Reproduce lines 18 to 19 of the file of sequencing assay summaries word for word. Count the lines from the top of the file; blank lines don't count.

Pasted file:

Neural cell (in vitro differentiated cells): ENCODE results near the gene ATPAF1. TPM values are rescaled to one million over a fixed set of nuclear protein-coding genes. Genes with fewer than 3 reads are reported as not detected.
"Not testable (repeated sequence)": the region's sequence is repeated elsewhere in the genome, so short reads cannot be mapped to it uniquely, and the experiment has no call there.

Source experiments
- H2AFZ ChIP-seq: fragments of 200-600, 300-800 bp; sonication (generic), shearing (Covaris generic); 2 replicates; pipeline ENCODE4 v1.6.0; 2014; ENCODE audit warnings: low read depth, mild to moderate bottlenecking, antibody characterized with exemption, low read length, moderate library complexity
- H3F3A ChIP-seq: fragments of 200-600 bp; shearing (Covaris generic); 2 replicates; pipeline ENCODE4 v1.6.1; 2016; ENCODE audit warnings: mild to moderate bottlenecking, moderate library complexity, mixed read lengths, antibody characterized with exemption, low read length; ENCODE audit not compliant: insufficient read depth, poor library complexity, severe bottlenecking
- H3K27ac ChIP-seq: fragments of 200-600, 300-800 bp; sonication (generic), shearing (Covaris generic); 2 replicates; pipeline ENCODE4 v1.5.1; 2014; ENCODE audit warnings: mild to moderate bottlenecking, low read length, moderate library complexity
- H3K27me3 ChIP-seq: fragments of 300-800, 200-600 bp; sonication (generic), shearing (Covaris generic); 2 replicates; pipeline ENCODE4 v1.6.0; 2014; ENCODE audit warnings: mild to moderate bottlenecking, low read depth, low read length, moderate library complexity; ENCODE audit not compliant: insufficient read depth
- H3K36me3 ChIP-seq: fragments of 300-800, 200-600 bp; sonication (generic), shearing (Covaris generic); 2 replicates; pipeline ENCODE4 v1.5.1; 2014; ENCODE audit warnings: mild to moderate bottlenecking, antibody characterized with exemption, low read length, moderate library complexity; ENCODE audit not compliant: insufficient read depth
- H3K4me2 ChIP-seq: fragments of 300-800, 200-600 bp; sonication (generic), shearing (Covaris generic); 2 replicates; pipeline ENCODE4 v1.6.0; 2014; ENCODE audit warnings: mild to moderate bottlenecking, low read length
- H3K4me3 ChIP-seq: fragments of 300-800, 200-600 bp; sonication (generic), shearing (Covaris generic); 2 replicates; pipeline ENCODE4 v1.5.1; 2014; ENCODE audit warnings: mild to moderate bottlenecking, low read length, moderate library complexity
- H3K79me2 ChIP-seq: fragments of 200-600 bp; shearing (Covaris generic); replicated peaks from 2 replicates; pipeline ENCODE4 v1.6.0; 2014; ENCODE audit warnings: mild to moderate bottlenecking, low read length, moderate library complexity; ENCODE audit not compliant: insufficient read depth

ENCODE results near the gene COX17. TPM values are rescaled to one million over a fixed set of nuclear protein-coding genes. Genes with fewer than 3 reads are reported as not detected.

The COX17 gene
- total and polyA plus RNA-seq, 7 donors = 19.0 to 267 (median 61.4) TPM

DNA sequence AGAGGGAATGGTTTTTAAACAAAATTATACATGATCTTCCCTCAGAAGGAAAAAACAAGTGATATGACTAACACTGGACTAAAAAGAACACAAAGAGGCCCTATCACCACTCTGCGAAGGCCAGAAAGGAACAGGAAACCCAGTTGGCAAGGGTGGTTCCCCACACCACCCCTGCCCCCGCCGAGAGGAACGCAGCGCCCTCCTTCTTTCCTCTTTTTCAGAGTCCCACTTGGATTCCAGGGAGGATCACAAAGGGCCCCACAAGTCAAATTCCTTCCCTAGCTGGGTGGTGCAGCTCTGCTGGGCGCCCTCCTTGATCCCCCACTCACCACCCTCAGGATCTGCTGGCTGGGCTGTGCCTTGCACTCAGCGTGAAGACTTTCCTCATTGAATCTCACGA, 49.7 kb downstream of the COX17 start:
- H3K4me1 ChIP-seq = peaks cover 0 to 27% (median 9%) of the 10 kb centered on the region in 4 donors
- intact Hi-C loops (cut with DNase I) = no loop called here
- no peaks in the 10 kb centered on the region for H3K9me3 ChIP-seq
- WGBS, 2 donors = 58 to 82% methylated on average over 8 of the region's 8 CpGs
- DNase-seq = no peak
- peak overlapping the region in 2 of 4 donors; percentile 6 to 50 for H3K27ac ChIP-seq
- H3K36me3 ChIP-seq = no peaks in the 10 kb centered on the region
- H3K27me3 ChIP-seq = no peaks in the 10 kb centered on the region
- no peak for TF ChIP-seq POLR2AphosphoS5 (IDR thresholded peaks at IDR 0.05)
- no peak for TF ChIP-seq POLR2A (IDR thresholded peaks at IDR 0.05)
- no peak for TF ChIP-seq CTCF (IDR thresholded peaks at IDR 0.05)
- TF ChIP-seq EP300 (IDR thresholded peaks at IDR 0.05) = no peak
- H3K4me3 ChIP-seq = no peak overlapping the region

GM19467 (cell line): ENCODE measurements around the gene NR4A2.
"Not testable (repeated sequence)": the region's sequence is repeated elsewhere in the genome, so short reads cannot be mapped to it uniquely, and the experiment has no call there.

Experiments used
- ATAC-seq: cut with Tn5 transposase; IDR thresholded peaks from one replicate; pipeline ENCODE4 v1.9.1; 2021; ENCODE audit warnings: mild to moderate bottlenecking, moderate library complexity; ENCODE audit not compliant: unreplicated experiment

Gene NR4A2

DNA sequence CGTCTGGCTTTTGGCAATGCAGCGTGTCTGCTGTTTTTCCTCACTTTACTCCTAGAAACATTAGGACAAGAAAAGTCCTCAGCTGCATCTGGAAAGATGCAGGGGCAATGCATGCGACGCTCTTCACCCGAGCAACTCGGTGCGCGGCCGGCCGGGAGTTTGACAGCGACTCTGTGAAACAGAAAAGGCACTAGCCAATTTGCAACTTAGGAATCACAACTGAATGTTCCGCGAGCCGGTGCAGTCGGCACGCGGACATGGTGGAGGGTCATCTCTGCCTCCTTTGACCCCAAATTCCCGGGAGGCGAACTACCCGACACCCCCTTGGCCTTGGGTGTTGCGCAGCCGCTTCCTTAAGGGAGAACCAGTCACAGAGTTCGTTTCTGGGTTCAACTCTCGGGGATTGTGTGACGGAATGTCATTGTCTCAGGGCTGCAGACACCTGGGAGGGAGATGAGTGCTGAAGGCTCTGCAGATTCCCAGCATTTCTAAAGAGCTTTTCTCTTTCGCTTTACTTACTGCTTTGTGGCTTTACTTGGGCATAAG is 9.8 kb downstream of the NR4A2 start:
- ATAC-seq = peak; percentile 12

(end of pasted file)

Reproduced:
- no peaks in the 10 kb centered on the region for H3K9me3 ChIP-seq
- WGBS, 2 donors = 58 to 82% methylated on average over 8 of the region's 8 CpGs